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Scientists discover table salt compound on Europa

Xinhua | Updated: 2019-06-14 23:45
An undated handout picture made available by NASA on Sept 27, 2016 shows a composite image of suspected plumes of water vapor erupting at the 7 o'clock position off the limb of Jupiter's moon Europa, in space. [Photo/IC]

LOS ANGELES -- Planetary scientists have discovered that the yellow color visible on portions of the surface of Jupiter's moon Europa is sodium chloride, a compound known on Earth as table salt, according to a release of NASA's Jet Propulsion Laboratory (JPL) on Wednesday.

The discovery suggests that the salty subsurface ocean of Europa may chemically resemble Earth's oceans more than previously thought, challenging decades of supposition about the composition of those waters.

Flybys from NASA's Voyager and Galileo spacecrafts have led scientists to conclude that Europa is covered by a layer of salty liquid water encased in an icy shell.

Since the icy shell is geologically young and features abundant evidence of past geologic activity, it was suspected that whatever salts exist on the surface may derive from the ocean below, according to the JPL.

JPL scientist Kevin Hand had used sample ocean salts, and found that several new and distinct features arose in sodium chloride after irradiation. He discovered that they changed colors to the point that they could be identified with an analysis of the visible spectrum. Sodium chloride, for example, turned a shade of yellow similar to that visible in a geologically young area of Europa.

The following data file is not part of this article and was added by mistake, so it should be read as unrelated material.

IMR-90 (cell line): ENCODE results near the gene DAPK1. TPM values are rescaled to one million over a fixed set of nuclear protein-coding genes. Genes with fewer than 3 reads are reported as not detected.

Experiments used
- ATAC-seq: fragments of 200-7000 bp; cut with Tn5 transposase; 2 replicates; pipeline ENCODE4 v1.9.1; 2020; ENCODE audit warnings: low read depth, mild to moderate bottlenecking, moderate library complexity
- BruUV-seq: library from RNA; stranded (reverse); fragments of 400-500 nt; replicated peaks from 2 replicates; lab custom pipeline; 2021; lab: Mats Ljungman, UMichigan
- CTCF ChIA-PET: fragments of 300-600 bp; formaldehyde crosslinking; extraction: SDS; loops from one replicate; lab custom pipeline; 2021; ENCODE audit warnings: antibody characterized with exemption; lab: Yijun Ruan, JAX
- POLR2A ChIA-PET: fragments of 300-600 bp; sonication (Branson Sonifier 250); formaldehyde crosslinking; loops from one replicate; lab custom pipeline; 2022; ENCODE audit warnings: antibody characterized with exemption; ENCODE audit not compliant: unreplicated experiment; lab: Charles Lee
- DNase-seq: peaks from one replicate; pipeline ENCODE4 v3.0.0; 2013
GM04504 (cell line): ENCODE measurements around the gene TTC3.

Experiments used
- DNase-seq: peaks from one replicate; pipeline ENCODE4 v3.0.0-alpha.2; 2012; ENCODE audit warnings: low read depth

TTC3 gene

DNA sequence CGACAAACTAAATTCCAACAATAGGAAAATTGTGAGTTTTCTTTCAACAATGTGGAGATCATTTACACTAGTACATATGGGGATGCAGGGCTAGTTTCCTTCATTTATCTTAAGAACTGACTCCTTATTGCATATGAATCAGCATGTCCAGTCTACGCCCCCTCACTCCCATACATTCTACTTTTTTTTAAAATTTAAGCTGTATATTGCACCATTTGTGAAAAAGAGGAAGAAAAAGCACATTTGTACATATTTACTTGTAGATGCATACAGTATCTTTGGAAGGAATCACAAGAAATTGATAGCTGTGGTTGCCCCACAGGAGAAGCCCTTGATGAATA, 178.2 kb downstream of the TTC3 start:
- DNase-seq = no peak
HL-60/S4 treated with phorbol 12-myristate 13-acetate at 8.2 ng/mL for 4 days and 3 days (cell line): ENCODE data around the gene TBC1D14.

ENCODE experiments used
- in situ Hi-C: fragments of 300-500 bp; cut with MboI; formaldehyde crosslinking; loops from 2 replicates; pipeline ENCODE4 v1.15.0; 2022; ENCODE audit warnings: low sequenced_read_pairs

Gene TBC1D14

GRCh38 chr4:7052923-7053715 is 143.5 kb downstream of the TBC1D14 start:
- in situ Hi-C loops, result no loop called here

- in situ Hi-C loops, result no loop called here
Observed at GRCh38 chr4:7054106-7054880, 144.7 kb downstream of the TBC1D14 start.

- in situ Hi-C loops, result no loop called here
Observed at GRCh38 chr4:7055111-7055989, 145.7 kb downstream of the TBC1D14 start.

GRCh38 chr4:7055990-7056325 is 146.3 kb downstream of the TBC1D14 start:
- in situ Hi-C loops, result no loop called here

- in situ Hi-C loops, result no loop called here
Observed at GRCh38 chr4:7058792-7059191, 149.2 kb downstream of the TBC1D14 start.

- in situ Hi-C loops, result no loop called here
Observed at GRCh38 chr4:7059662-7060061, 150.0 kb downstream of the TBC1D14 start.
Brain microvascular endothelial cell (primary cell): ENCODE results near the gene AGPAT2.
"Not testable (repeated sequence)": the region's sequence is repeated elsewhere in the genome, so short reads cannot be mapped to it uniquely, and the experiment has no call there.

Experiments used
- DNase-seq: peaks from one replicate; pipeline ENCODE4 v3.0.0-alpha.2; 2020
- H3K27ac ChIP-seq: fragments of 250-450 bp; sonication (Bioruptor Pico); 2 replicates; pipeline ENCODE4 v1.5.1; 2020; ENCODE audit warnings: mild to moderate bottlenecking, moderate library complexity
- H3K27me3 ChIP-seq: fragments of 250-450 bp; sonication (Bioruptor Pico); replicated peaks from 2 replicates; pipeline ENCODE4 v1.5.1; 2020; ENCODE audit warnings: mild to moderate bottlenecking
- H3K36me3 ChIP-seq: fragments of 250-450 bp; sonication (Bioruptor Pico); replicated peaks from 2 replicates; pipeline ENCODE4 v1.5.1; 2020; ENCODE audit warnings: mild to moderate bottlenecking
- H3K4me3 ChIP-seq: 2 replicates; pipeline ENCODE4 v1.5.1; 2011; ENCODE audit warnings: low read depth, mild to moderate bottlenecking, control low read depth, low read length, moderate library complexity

"Sodium chloride is a bit like invisible ink on Europa's surface. Before irradiation you can't tell it's there, but after irradiation the color jumps right out at you," said Hand.

By taking a close look with the Hubble Space Telescope, the research team was able to identify a distinct absorption in the visible spectrum at 450 nanometers, which matched the irradiated salt precisely, confirming that the yellow color on Europa's surface reflected the presence of irradiated sodium chloride.

While the finding does not guarantee that this sodium chloride is derived from the subsurface ocean, scientists propose that it warrants a reevaluation of the geochemistry of Europa.

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